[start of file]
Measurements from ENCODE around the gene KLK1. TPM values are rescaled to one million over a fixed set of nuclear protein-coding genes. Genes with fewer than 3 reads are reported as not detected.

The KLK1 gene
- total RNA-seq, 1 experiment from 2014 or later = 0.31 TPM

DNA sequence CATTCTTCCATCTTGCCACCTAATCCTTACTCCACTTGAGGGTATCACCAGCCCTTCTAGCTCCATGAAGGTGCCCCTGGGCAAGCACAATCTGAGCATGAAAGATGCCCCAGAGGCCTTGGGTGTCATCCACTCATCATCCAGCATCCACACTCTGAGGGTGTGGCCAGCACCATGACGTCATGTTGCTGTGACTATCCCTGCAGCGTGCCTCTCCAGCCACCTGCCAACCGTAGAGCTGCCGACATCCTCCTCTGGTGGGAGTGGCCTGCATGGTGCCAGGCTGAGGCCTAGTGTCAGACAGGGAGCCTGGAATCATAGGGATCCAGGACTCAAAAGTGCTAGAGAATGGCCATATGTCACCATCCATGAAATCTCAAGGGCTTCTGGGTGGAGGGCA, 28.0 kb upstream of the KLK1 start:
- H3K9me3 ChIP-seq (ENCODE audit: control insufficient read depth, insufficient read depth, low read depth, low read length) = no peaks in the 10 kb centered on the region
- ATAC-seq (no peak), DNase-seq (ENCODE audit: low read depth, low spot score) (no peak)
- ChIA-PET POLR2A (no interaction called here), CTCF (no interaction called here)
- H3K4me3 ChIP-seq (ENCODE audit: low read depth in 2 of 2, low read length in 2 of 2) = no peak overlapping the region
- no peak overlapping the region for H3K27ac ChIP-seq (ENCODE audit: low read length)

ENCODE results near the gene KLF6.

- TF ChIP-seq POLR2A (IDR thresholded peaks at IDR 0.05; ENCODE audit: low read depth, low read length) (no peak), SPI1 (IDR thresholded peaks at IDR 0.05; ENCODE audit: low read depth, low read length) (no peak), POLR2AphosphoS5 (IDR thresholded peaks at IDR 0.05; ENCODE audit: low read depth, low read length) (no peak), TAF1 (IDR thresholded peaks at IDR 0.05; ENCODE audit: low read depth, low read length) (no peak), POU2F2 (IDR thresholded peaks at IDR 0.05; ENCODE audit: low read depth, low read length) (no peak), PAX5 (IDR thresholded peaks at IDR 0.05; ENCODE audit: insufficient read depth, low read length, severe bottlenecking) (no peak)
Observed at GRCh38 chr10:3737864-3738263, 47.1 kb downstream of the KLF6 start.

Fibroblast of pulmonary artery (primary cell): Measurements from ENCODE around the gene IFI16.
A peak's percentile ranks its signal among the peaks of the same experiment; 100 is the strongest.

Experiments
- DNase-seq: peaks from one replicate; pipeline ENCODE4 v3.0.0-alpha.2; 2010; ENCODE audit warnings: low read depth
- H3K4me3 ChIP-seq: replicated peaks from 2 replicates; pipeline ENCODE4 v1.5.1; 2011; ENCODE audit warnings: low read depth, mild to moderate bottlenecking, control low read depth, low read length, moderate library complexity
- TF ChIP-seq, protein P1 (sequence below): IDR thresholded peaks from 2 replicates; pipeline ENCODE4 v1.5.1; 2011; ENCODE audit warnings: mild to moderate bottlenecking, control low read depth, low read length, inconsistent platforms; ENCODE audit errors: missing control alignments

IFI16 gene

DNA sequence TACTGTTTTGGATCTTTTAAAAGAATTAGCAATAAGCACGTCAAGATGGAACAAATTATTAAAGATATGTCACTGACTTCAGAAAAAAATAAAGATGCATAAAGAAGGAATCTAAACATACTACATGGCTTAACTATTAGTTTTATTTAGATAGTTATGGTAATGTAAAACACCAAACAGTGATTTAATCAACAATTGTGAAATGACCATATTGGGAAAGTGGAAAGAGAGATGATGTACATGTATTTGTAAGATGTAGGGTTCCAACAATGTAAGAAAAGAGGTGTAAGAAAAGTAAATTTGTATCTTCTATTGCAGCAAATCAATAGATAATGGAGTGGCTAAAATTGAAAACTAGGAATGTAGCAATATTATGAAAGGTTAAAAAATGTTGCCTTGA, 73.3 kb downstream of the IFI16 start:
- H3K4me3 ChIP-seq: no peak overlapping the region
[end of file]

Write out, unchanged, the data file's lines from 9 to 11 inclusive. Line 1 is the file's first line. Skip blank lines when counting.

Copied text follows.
- no peak overlapping the region for H3K27ac ChIP-seq (ENCODE audit: low read length)

ENCODE results near the gene KLF6.

- TF ChIP-seq POLR2A (IDR thresholded peaks at IDR 0.05; ENCODE audit: low read depth, low read length) (no peak), SPI1 (IDR thresholded peaks at IDR 0.05; ENCODE audit: low read depth, low read length) (no peak), POLR2AphosphoS5 (IDR thresholded peaks at IDR 0.05; ENCODE audit: low read depth, low read length) (no peak), TAF1 (IDR thresholded peaks at IDR 0.05; ENCODE audit: low read depth, low read length) (no peak), POU2F2 (IDR thresholded peaks at IDR 0.05; ENCODE audit: low read depth, low read length) (no peak), PAX5 (IDR thresholded peaks at IDR 0.05; ENCODE audit: insufficient read depth, low read length, severe bottlenecking) (no peak)